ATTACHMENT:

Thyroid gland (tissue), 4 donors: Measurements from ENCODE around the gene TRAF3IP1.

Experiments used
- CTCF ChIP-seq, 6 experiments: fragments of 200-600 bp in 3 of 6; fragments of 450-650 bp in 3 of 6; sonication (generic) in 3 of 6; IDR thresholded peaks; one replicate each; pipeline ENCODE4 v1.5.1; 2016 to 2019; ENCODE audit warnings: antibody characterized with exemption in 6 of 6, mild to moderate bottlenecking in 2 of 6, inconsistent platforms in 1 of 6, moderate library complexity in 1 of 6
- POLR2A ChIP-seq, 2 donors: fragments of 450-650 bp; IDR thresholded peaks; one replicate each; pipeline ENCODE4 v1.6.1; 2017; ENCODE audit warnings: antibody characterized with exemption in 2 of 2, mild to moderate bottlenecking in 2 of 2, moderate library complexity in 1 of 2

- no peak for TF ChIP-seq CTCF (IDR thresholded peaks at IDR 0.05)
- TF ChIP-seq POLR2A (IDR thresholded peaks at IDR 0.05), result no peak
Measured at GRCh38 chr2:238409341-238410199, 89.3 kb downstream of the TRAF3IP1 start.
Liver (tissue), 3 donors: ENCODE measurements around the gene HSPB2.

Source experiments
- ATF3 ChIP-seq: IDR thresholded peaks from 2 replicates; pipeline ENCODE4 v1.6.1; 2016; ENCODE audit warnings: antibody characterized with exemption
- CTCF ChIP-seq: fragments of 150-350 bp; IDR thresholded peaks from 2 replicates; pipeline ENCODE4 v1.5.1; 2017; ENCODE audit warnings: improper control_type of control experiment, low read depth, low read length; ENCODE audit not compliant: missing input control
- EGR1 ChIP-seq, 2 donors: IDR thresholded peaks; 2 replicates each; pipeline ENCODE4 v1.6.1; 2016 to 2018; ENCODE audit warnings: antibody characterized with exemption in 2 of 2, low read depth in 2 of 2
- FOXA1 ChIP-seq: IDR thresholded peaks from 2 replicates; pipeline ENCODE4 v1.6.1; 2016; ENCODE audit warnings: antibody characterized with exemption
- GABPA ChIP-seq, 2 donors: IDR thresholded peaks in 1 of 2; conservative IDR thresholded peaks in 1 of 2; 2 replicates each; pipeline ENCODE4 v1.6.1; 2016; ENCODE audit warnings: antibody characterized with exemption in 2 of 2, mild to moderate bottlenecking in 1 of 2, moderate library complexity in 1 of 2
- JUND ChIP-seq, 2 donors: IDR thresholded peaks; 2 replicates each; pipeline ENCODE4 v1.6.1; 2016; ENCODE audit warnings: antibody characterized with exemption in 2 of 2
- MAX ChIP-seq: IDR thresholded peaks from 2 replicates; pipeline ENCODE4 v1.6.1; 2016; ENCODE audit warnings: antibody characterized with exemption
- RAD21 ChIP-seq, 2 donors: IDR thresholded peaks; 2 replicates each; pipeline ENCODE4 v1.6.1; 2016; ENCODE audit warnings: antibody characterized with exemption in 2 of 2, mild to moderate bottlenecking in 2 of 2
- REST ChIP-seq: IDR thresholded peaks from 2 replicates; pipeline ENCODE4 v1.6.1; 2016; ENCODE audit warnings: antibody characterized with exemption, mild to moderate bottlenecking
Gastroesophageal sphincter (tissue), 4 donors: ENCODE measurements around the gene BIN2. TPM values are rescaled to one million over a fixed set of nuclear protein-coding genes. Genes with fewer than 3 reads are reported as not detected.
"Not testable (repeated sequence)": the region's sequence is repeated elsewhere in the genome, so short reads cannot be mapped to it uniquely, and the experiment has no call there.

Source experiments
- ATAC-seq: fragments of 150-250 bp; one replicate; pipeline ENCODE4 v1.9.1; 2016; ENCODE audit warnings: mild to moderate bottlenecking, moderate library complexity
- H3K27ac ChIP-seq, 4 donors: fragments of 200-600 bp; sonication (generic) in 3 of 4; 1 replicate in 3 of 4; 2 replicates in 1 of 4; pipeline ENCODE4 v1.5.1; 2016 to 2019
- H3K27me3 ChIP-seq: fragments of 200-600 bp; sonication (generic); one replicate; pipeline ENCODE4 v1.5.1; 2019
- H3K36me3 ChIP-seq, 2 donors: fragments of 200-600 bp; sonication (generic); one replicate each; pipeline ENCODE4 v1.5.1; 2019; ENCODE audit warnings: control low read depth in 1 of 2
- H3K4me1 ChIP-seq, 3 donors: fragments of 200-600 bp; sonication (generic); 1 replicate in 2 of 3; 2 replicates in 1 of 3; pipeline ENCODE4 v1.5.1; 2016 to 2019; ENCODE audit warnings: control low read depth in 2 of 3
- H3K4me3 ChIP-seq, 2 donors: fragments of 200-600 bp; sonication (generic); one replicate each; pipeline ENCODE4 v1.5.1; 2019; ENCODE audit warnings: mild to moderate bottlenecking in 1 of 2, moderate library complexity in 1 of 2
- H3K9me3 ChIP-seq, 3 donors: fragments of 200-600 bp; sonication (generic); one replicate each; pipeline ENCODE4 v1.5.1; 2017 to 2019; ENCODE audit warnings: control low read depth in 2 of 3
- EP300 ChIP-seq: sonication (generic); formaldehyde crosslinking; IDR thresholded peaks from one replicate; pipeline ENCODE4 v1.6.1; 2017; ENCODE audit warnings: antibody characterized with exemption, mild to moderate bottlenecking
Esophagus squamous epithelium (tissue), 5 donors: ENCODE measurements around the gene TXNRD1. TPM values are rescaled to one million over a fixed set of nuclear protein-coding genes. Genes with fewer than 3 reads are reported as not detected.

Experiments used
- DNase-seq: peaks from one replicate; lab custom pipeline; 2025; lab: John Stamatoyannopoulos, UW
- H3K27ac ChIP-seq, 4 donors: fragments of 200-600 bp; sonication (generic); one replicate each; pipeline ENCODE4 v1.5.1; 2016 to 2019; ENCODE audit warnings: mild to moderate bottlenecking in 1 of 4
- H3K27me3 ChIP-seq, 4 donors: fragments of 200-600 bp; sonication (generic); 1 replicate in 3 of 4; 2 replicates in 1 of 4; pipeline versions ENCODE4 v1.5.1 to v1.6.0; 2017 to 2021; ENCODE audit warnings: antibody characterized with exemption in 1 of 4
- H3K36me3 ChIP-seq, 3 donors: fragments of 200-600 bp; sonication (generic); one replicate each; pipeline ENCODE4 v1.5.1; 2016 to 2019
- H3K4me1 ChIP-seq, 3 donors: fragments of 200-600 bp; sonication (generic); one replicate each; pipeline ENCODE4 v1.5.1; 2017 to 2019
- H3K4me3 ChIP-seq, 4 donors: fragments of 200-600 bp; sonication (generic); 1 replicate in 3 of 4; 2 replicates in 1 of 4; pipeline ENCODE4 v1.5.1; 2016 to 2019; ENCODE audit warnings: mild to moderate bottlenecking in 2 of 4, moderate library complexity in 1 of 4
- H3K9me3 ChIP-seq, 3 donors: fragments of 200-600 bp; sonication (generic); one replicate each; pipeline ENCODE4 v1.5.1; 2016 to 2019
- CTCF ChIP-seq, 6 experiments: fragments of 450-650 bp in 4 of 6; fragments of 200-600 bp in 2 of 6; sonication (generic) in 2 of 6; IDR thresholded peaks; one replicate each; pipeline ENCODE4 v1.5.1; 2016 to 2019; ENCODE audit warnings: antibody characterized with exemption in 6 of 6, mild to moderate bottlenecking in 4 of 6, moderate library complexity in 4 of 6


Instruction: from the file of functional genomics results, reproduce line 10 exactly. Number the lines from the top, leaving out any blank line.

- ATF3 ChIP-seq: IDR thresholded peaks from 2 replicates; pipeline ENCODE4 v1.6.1; 2016; ENCODE audit warnings: antibody characterized with exemption